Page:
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GAR 100 - 4th Edition

Covington & Burling LLP

18 February 2011

One of Covington & Burling’s first clients after it opened in 1919 was Norway, in an arbitration with the United States at The Hague.

People in Who’s Who:
4
Pending cases as counsel:
22
Value of pending counsel work:
US$17.5 billion
Treaty cases:
0
Current arbitrator appointments:
6 (of which 3 are as sole or chair)
No. of lawyers sitting as arbitrator:
3

The firm, including lead counsel Dean Acheson, the future US secretary of state, won its client a then-enormous payout of US$12 million. The Norwegian Shipowners case, as it’s known, remains a staple of legal textbooks to this day.

The firm’s reputation in the area has similarly continued. When ExxonMobil hit issues with the Venezuelan government, and arbitration became inevitable, its company turned to Covington & Burling. When GAR began publishing in 2005 the firm was one of the few Washington DC players regarded as able to hold its own on the bigger stage. More recently the firm has been tapped by BP for insurance matters arising from the Gulf of Mexico oil spill, and by Spanish investors in Yukos Oil Company for an SCC claim against Russia.

Today, as many as eight partners cover arbitration on a regular basis. The Washington office is home to a sizeable contingent of Spanish-speaking arbitration specialists and various former diplomats who lend strategic insight on cases. The group has now branched beyond its stronghold in DC into Europe, with two significant lateral hires in London. Those added Stephen Bond, former head of White & Case’s arbitration team in Paris, and Gaëtan Verhoosel, a well-regarded member of the Debevoise & Plimpton European arbitration group.

Network

The international arbitration practice is now split between Washington and London. Besides its five US offices, the wider firm has operations in Brussels and Beijing.

Who uses it?

The practice has a particular following with clients from oil and gas, mining, insurance (on the policyholder side) and life sciences/IP, which are the firm’s chief competencies. Perenco is a client. It’s using the firm (with Debevoise & Plimption) in its ICSID claim against Ecuador. The firm has also been representing Jordan in its interminable Dead Sea dyke feud with Turkish contractor ATA. Newmont Mining has also used the team on several major disputes, including one with the Indonesian governments.

Big wins

When US pharmaceuticals group Merck & Co ran into trouble over liabilities for its withdrawn painkiller, Vioxx, Covington & Burling represented its arbitration in London against its insurers: winning a US$500 million award. That award was ranked, in a 2009 survey, as the third-largest commercial arbitration award of the past five years.

Covington & Burling also persuaded a panel consisting of Jan Paulsson, Charles Brower and Toby Landau QC to let part of a “test” case against the Russian government over the Yukos saga proceed. The case will decide the claim of Spanish funds that hold American depository receipts. Afterwards, both sets of lawyers claimed victory. In Covington & Burling’s favour, however, it was noted that the arbitrators went against the run of previous decisions on one particular legal point.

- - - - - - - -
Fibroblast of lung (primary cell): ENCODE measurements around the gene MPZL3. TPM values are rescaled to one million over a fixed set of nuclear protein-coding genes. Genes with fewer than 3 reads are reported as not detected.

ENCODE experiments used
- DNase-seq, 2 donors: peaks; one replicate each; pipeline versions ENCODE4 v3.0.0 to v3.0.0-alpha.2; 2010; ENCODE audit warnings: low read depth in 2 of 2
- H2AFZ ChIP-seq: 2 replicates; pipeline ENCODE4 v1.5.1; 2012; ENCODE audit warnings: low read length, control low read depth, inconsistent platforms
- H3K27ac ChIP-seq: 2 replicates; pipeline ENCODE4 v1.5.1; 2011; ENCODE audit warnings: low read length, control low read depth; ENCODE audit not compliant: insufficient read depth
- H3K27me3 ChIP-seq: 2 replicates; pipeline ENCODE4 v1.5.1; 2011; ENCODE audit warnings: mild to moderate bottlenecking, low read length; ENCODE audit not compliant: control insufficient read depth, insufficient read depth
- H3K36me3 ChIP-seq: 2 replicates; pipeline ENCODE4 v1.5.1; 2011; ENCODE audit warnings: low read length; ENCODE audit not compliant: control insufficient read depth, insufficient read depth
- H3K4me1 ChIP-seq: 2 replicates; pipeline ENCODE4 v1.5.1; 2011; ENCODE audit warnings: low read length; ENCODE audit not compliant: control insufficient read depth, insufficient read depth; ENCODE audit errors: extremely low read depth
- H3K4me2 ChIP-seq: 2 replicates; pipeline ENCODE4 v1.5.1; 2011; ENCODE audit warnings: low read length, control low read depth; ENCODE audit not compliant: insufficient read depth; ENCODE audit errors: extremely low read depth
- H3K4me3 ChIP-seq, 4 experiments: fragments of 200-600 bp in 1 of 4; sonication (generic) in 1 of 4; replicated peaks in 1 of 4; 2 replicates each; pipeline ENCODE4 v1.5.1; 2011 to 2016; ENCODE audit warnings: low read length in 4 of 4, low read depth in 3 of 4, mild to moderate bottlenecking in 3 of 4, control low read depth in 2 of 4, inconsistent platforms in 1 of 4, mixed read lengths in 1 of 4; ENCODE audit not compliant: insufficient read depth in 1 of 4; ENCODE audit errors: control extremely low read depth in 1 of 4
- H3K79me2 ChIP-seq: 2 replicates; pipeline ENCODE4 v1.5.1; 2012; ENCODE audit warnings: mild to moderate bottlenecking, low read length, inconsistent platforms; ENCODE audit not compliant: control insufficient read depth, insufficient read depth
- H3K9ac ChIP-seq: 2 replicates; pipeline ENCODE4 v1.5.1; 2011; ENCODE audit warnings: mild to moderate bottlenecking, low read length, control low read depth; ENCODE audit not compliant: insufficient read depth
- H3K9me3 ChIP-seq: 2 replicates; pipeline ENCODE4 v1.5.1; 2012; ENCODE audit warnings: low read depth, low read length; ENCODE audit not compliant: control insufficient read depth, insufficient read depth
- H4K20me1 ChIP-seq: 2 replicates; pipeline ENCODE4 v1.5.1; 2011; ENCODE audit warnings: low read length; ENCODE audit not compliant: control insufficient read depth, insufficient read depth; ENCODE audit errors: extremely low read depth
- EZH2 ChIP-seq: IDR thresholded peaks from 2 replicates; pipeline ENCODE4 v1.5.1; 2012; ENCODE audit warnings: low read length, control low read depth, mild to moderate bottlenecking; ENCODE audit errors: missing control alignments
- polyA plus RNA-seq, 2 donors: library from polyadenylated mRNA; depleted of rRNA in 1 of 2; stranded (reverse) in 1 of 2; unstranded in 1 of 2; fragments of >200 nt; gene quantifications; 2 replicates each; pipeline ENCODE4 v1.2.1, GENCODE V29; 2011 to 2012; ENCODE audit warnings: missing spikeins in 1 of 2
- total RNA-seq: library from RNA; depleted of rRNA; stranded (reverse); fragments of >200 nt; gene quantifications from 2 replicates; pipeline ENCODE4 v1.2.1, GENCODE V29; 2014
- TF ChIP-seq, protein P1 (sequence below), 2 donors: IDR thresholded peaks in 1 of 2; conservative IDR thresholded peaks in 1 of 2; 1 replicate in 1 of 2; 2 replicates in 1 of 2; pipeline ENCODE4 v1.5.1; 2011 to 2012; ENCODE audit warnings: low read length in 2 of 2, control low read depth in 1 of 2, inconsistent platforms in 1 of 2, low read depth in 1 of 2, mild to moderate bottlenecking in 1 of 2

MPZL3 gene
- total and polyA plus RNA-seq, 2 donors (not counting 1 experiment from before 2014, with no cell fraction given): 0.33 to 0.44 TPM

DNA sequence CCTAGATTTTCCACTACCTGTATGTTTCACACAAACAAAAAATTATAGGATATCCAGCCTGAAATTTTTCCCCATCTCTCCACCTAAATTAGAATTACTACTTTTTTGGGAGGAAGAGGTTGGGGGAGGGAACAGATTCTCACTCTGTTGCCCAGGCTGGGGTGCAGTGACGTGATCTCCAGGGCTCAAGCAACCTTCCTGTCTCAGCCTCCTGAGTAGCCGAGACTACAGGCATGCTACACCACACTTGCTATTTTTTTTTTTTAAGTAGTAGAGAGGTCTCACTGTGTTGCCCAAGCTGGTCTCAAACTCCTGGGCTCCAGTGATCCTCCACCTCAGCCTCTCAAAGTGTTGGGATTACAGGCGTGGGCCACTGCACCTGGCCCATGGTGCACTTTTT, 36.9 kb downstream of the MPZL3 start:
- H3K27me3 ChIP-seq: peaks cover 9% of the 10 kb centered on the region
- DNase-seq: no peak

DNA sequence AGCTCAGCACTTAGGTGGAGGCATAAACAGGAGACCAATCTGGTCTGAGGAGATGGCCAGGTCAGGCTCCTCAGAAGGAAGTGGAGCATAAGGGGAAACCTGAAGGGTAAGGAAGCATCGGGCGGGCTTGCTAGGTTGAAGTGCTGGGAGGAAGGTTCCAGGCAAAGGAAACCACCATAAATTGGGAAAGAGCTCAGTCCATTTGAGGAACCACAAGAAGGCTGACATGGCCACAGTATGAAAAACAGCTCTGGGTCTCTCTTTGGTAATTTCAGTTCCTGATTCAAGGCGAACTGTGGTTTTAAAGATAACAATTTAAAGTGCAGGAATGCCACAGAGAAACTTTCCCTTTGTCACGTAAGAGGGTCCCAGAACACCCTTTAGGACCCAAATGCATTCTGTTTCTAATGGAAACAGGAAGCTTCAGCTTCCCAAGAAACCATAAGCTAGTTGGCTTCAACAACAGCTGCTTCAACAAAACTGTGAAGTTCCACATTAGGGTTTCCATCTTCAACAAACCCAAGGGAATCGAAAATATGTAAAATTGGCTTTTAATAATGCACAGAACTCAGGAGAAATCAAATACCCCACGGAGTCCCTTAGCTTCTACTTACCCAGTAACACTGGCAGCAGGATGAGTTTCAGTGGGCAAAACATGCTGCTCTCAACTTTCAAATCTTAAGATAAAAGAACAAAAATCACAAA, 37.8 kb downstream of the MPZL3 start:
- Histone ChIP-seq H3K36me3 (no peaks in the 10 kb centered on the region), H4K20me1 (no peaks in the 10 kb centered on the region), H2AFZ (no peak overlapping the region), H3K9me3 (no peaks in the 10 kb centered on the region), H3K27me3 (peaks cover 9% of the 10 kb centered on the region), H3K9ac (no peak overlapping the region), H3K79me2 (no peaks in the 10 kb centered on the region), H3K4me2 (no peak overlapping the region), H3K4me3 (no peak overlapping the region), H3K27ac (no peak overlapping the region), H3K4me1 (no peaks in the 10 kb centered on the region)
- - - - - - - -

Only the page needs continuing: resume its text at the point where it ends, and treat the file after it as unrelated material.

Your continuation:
Recent events

Marney Cheek in the DC office became a partner in 2010. Cheek is a former associate general counsel in the Office of the US Trade Representative, and acts for companies and trade associations in international trade and investment matters.

One of the firm’s high-profile cases, ATA v Jordan, took an unexpected turn in May with an ICSID tribunal upholding part of the Turkish claimant’s case but dismissing another. Both Covington & Burling, representing Jordan, and ATA’s counsel, Latham & Watkins, hailed the ruling as a victory for their client. Jordan has now filed for annulment, at the same time recalling the original tribunal for interpretation proceedings to clarify the effect of the award.

In the Venezuela ICSID arbitration, ExxonMobil’s claim cleared the jurisdictional threshold in June – but the panel rejected claims relating to events before 2006 when Exxon restructured its investment through a Dutch holding company to take advantage of the Venezuela-Netherlands BIT. That’s expected to cut the value of the claim to much less than the original US$10 billion.

Client comment

A counsel at a Fortune 500 company that used the London office for a substantial arbitration matter commends the team as “extraordinarily thorough and organised”, with a “grasp of the facts” that the opposing side noticeably didn’t share. “We received commensurate value for the money [we paid]. I would definitely recommend the team,” the client says.

That’s echoed by another client who asked to stay off the record. In an insurance arbitration, the team’s “cross-examination of witnesses demonstrated great preparation that facilitated skilful handling of virtually any answer. [They have] rich experience in handling these matters, and a really top-flight group of attorneys makes the Covington team a ‘go-to’ group.”

A senior counsel at a major international energy company, who’s used the firm three times on arbitrations “significant to the company”, also provided a recommendation. In arbitration, he added Covington & Burling had taken over the claim a year into its life. The Covington & Burling team duly spotted a claim that their predecessors “had either missed or had judged not worth pursuing”, with positive results “increasing our eventual recovery by several hundreds of millions of dollars... I would strongly recommend the Covington attorneys to a friend without reservation.”

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